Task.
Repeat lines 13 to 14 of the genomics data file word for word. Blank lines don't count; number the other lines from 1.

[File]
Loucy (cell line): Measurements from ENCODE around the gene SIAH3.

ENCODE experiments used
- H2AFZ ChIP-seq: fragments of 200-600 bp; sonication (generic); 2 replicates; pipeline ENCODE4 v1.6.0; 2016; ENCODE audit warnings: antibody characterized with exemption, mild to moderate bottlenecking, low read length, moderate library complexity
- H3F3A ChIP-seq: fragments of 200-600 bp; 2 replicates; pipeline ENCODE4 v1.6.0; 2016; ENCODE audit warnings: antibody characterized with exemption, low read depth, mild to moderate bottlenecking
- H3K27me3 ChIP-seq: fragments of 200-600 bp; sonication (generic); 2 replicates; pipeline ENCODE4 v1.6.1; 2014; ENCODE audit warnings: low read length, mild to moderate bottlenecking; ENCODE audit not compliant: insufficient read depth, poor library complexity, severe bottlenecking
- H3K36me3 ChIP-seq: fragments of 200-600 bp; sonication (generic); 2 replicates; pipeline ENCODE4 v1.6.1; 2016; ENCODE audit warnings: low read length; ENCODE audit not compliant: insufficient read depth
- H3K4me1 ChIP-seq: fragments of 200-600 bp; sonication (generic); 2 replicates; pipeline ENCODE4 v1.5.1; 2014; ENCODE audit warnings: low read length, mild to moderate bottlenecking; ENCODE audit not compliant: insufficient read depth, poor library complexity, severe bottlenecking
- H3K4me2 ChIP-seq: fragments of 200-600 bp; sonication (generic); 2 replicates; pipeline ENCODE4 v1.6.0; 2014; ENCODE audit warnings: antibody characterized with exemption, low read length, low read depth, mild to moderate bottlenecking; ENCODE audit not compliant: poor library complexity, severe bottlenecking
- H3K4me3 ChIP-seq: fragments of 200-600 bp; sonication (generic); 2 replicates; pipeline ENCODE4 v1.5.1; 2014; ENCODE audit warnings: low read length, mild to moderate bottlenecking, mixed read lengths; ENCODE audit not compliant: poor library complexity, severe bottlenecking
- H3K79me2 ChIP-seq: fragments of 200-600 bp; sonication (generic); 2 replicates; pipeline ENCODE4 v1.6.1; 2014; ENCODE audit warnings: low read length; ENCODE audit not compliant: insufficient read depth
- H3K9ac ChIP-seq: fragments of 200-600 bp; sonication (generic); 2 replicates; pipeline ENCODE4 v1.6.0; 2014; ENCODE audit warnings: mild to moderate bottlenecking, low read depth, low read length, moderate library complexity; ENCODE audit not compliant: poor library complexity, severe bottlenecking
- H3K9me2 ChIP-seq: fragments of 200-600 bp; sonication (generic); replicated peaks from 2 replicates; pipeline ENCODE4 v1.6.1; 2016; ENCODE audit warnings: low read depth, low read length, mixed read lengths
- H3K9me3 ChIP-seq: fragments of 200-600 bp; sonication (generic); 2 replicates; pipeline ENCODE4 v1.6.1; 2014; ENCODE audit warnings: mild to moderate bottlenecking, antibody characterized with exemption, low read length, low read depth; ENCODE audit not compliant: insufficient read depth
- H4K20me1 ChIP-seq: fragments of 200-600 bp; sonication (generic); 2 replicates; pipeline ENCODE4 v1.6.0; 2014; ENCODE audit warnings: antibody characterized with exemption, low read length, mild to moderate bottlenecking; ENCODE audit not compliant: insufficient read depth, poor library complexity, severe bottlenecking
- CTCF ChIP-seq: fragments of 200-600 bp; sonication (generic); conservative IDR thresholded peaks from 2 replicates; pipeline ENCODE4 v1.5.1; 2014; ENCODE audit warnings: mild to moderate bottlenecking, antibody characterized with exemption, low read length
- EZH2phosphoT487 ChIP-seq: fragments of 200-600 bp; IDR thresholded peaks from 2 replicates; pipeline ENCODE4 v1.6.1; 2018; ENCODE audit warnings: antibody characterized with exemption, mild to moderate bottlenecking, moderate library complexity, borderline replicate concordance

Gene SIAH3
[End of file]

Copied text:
- H3K9me3 ChIP-seq: fragments of 200-600 bp; sonication (generic); 2 replicates; pipeline ENCODE4 v1.6.1; 2014; ENCODE audit warnings: mild to moderate bottlenecking, antibody characterized with exemption, low read length, low read depth; ENCODE audit not compliant: insufficient read depth
- H4K20me1 ChIP-seq: fragments of 200-600 bp; sonication (generic); 2 replicates; pipeline ENCODE4 v1.6.0; 2014; ENCODE audit warnings: antibody characterized with exemption, low read length, mild to moderate bottlenecking; ENCODE audit not compliant: insufficient read depth, poor library complexity, severe bottlenecking